There were two big announcements last week right in my backyard and I missed them both! Instead, I was in Taiwan investigating yet another big development and all three of these events will intersect next year, absolutely.
At IDF in San Francisco Intel outlined the new 14nm Core M. This is an impressive CPU, one that will fill the now half empty Intel fabs. I was even told that the shuttered fab in Arizona will be re-opened for added 14nm capacity in 2015. That is great news as there is nothing sadder than an empty $5B fab, absolutely.
Apple announced the hotly anticipated A8 (iPhone6) and was much more forthcoming with technical information than before. They certainly are proud of this SoC and if you take a close look at the specifications you will know why. It is….. wait for it….. LEGENDARY! Apple disrupts the semiconductor industry yet again!
The news out of Taiwan is the TSMC 16FF+ process, which Morris Chang said would be delayed until 2H 2015, has been pulled into 1H 2015 which puts it into reach of the coveted Apple business. Since Apple releases new iProducts in the Fall of each year the foundries have to lockstep with the rest of the Apple supply chain and deliver wafers in 1H 2015.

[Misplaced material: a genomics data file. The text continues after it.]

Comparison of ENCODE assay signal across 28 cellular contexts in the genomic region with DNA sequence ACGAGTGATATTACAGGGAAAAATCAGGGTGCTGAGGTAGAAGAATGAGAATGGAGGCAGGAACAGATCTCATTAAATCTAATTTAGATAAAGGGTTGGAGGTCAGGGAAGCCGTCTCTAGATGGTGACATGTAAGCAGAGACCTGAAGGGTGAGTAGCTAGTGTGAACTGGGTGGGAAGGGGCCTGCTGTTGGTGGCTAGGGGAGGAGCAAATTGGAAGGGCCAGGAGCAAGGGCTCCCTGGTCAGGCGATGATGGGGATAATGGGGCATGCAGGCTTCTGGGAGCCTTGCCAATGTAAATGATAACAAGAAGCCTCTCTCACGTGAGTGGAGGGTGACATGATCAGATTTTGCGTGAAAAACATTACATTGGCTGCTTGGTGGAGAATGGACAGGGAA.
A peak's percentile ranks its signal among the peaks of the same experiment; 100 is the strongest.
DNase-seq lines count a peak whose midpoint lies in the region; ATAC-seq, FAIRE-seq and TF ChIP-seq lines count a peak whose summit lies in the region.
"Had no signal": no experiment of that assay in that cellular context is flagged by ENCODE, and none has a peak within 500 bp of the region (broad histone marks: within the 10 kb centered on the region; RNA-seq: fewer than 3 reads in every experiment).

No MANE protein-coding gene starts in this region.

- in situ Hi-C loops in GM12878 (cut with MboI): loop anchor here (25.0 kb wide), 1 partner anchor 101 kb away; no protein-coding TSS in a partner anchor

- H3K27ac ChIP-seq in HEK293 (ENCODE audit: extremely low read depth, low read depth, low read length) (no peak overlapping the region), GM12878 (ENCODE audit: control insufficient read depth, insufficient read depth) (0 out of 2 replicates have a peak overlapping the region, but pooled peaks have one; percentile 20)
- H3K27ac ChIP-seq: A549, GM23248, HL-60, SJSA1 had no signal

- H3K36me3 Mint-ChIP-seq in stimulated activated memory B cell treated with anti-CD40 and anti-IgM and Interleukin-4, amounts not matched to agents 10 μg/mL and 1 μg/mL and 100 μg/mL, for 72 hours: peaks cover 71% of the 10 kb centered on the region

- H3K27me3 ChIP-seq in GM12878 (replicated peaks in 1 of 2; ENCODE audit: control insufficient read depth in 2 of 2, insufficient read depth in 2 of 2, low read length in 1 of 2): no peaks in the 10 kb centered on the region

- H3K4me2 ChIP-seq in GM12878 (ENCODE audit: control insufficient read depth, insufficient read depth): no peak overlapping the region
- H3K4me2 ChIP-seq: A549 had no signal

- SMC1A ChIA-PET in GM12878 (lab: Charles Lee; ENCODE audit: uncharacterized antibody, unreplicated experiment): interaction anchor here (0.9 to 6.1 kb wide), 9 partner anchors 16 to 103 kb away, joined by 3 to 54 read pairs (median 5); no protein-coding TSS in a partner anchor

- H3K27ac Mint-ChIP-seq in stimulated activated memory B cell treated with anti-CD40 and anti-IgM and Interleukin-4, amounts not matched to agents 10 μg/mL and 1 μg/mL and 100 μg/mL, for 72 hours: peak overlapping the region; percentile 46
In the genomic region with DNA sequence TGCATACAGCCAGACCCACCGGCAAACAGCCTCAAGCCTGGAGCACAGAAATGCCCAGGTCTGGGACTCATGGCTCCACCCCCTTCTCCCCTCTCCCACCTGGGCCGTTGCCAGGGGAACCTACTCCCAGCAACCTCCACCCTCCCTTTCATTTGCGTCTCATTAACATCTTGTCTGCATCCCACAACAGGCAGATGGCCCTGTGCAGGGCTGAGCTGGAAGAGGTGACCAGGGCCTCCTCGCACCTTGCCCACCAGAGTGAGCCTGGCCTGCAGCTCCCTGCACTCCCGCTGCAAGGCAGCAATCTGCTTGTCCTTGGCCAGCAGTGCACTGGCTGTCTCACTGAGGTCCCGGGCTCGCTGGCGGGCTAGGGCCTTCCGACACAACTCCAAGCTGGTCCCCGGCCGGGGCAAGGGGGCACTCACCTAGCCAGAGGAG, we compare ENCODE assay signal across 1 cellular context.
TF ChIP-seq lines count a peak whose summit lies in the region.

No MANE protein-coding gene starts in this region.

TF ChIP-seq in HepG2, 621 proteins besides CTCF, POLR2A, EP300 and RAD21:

Going back to my blog, Who will Manufacture Apple’s Next SoC?, I suggested four different scenarios based on process release schedules. Now that TSMC 16FF+ is back in Apple lockstep TSMC wininng the A9 is not just possible, it is probable. In fact my prediction now is that Apple will use both Samsung 14nm and TSMC 16FF+, splitting them between the iPhone and iPad products. The foundry with the best yield wins! Anybody want to bet a lunch on this?
The interesting thing to note about the A8 vs Core M is that at TSMC 20nm Apple was able to pack in 2B transistors while Intel was only able to pack in 1.3B at 14nm. Apple’s die size is a tad larger (89mm2 vs 82mm) but seriously, this is a 20nm planar versus 14nm FinFET comparison and where is Intel’s so called transistor density superiority?!?!?!?! Let’s wait for the teardown and benchmarks but this has got to be a humbling experience for Intel. Kind of like when Apple released a 64-bit SoC last year and Qualcomm wet themselves.
The other interesting thing to note from IDF is that BK (Intel CEO) talked up the coming Sofia SoC which is manufactured by TSMC at 28nm. Sofia is for the low end smartphone market. The question I have is: Why didn’t BK talk up Broxton which is the 14nm SoC targeted at the Apple A8 class of SoCs? The answer I believe is that Broxton is cancelled and Intel’s mobile strategy is being scaled back. How about a little transparency here Intel? Now that the PC and server market has come back to life and your 14nm fabs will be full of CPUs, are you going to give up on SoCs? Or are you pushing your smartphone strategy out to 10nm?Share this post via: